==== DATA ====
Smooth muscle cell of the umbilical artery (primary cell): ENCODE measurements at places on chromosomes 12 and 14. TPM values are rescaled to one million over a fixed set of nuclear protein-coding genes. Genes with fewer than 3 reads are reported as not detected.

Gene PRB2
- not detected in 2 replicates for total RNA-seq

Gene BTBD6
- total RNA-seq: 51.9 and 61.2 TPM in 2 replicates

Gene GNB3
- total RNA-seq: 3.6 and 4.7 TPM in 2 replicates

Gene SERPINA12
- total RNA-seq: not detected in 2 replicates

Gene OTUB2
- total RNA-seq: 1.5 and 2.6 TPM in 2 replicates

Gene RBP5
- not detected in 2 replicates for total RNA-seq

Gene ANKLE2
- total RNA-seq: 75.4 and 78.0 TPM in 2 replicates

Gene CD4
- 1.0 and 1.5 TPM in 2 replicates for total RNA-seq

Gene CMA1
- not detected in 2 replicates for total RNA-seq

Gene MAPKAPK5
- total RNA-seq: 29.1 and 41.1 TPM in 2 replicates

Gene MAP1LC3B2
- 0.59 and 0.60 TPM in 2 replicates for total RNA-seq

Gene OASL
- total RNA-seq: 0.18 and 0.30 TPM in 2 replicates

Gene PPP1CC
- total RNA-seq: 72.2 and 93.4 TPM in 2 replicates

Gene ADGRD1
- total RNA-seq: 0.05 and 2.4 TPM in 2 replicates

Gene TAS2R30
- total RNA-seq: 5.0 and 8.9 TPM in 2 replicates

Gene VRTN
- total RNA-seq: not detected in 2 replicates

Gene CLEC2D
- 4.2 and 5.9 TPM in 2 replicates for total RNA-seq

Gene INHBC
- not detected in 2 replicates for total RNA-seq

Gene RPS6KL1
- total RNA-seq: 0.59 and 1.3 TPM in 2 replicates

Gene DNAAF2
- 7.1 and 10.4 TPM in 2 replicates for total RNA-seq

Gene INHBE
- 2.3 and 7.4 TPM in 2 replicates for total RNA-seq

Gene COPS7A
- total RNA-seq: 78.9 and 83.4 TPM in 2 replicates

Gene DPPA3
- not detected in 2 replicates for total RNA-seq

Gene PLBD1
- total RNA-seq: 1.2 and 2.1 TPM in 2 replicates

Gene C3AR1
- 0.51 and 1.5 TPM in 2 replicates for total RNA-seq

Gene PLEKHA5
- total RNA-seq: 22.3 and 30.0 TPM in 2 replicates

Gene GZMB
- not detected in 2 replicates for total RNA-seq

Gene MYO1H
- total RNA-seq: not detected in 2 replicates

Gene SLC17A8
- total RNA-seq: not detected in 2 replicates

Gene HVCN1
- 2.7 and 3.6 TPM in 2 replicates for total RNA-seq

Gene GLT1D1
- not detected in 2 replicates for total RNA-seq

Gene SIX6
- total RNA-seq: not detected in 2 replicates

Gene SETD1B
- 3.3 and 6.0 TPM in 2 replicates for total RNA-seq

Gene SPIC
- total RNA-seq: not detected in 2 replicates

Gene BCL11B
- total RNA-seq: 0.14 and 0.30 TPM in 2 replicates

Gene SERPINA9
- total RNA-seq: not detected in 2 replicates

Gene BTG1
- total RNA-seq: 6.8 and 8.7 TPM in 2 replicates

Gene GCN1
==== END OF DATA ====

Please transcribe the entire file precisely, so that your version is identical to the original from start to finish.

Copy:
Smooth muscle cell of the umbilical artery (primary cell): ENCODE measurements at places on chromosomes 12 and 14. TPM values are rescaled to one million over a fixed set of nuclear protein-coding genes. Genes with fewer than 3 reads are reported as not detected.

Gene PRB2
- not detected in 2 replicates for total RNA-seq

Gene BTBD6
- total RNA-seq: 51.9 and 61.2 TPM in 2 replicates

Gene GNB3
- total RNA-seq: 3.6 and 4.7 TPM in 2 replicates

Gene SERPINA12
- total RNA-seq: not detected in 2 replicates

Gene OTUB2
- total RNA-seq: 1.5 and 2.6 TPM in 2 replicates

Gene RBP5
- not detected in 2 replicates for total RNA-seq

Gene ANKLE2
- total RNA-seq: 75.4 and 78.0 TPM in 2 replicates

Gene CD4
- 1.0 and 1.5 TPM in 2 replicates for total RNA-seq

Gene CMA1
- not detected in 2 replicates for total RNA-seq

Gene MAPKAPK5
- total RNA-seq: 29.1 and 41.1 TPM in 2 replicates

Gene MAP1LC3B2
- 0.59 and 0.60 TPM in 2 replicates for total RNA-seq

Gene OASL
- total RNA-seq: 0.18 and 0.30 TPM in 2 replicates

Gene PPP1CC
- total RNA-seq: 72.2 and 93.4 TPM in 2 replicates

Gene ADGRD1
- total RNA-seq: 0.05 and 2.4 TPM in 2 replicates

Gene TAS2R30
- total RNA-seq: 5.0 and 8.9 TPM in 2 replicates

Gene VRTN
- total RNA-seq: not detected in 2 replicates

Gene CLEC2D
- 4.2 and 5.9 TPM in 2 replicates for total RNA-seq

Gene INHBC
- not detected in 2 replicates for total RNA-seq

Gene RPS6KL1
- total RNA-seq: 0.59 and 1.3 TPM in 2 replicates

Gene DNAAF2
- 7.1 and 10.4 TPM in 2 replicates for total RNA-seq

Gene INHBE
- 2.3 and 7.4 TPM in 2 replicates for total RNA-seq

Gene COPS7A
- total RNA-seq: 78.9 and 83.4 TPM in 2 replicates

Gene DPPA3
- not detected in 2 replicates for total RNA-seq

Gene PLBD1
- total RNA-seq: 1.2 and 2.1 TPM in 2 replicates

Gene C3AR1
- 0.51 and 1.5 TPM in 2 replicates for total RNA-seq

Gene PLEKHA5
- total RNA-seq: 22.3 and 30.0 TPM in 2 replicates

Gene GZMB
- not detected in 2 replicates for total RNA-seq

Gene MYO1H
- total RNA-seq: not detected in 2 replicates

Gene SLC17A8
- total RNA-seq: not detected in 2 replicates

Gene HVCN1
- 2.7 and 3.6 TPM in 2 replicates for total RNA-seq

Gene GLT1D1
- not detected in 2 replicates for total RNA-seq

Gene SIX6
- total RNA-seq: not detected in 2 replicates

Gene SETD1B
- 3.3 and 6.0 TPM in 2 replicates for total RNA-seq

Gene SPIC
- total RNA-seq: not detected in 2 replicates

Gene BCL11B
- total RNA-seq: 0.14 and 0.30 TPM in 2 replicates

Gene SERPINA9
- total RNA-seq: not detected in 2 replicates

Gene BTG1
- total RNA-seq: 6.8 and 8.7 TPM in 2 replicates

Gene GCN1